In Britain, the freely accessible and comprehensive public health system – known as the National Health Service (NHS) – has long been a source of patriotic pride for citizens of all political persuasions.
But as COVID-19 coursed through the country last year, a system already reeling from years of neglect and funding cuts was on the verge of collapse – exacerbated by a government response which led to the highest death toll in Europe. (At the time of publication, the United Kingdom is seventh in global rankings of case numbers, behind Russia and marginally ahead of Italy.)
It soon emerged that, for a wide range of socioeconomic reasons, ethnic minority communities were disproportionately affected by coronavirus – both among the general public and the medical profession. More than 20 percent of the NHS workforce comes from minority backgrounds, including 40 percent of medical staff.
However, according to a study published at the peak of the first wave in April, a shocking 94 percent of doctors and 71 percent of nurses who died from the virus belong to that group.
Dr Mohammed Abbas Khaki could easily have become one of those statistics. The young general practitioner from north London caught COVID-19 while working on the front lines in early 2021, shortly after production of this documentary was completed – and he thankfully went on to make a full recovery.
But it served as a reality check for both “Dr Mo” and the filmmaking team. And it brings our core question into sharper focus: What does the tragedy of the pandemic teach us about social justice and economic inequality in Britain today?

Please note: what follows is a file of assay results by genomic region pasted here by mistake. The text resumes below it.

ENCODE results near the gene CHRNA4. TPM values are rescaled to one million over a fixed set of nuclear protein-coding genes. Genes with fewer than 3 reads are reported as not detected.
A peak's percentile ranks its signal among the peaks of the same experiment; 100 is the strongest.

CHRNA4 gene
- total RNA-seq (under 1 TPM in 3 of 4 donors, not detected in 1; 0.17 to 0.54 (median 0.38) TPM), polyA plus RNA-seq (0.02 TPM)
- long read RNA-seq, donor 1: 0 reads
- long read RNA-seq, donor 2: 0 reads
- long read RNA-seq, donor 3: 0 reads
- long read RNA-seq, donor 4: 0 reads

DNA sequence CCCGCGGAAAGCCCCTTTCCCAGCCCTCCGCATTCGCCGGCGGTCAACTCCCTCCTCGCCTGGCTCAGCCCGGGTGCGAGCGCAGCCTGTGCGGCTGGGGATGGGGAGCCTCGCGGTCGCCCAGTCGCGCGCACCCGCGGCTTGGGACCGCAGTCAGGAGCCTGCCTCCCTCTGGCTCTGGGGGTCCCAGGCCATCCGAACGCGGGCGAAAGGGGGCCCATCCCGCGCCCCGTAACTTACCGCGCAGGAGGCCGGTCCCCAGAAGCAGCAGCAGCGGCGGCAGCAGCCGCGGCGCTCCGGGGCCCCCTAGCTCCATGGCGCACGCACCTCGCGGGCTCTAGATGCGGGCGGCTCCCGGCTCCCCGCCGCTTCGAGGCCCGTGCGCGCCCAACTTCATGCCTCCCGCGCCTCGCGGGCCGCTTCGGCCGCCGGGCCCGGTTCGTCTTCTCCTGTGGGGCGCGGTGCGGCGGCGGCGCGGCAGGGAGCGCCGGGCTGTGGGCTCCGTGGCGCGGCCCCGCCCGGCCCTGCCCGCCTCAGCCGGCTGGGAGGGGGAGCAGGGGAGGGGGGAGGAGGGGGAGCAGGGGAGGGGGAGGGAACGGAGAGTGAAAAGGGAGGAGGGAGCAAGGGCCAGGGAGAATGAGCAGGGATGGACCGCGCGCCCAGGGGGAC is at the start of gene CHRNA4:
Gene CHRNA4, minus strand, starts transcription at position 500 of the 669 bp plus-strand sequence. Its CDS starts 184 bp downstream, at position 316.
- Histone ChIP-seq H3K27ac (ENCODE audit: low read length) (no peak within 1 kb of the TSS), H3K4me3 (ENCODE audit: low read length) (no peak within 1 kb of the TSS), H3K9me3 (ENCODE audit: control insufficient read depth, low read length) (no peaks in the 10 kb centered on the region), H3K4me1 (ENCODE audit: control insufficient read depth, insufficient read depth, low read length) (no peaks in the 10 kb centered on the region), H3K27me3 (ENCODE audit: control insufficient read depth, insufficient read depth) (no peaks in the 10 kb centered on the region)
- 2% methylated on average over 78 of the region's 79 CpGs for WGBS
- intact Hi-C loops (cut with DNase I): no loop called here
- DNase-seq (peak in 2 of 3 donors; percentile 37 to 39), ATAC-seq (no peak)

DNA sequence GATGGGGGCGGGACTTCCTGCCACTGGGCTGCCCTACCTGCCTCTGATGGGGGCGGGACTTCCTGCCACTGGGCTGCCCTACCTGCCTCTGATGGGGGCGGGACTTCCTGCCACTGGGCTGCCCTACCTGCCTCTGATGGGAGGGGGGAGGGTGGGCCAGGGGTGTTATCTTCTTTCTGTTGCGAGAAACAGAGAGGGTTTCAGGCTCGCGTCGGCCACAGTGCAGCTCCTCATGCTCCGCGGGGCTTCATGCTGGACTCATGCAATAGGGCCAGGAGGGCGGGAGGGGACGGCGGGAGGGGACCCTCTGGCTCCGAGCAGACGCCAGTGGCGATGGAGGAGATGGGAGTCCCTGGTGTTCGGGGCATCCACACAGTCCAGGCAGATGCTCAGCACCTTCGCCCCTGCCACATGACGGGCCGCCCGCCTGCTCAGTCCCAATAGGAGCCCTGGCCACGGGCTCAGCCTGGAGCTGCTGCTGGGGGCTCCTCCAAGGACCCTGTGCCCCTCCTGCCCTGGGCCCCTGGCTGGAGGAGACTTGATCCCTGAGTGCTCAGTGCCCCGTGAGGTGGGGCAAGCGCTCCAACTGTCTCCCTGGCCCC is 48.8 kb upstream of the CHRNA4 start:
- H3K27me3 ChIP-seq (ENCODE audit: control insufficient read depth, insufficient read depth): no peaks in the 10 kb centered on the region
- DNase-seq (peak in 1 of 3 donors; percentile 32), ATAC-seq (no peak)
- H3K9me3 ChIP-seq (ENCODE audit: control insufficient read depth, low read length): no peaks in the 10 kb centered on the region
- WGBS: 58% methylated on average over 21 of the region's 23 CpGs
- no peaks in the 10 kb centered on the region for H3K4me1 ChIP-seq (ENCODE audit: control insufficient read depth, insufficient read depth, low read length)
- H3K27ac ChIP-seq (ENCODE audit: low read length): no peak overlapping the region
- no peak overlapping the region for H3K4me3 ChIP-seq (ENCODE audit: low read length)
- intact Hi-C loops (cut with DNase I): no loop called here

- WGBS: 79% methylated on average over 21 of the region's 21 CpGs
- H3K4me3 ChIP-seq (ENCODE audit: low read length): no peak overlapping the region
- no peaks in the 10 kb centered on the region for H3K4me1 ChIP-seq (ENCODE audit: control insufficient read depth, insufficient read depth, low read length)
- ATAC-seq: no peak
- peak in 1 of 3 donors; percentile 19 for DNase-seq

As a right-wing government tightens migration laws in the aftermath of Brexit, the COVID crisis has catalysed fierce debate over the status of key workers who keep the country running. Dr Mo, himself, is the son of a Gujarati-Tanzanian pharmacist who migrated to the UK in 1968, studied at university, started a business and raised several children who now dedicate their lives to public health.
During a long summer lockdown, the viral “Clap for Carers” movement saw millions applaud the NHS in towns and cities across the land. But many of the same people backed Prime Minister Boris Johnson to lead Britain out of the European Union – a populist policy which has divided the nation and crushed any hope of a swift post-COVID economic recovery.
That potent contradiction is the nexus of our film, which tells Dr Mo’s inspiring personal story of faith and service with the aim of painting a picture of life in the UK at such a crucial moment for the country.
A film by: Ana González & Frederick Bernas
Editor: Ala Alhussan
Producer: Ala Alhussan
Executive Producer: Andrew Phillips
An Eye Rise Films production for Al Jazeera Close Up
With thanks to the Who Is Hussain Foundation.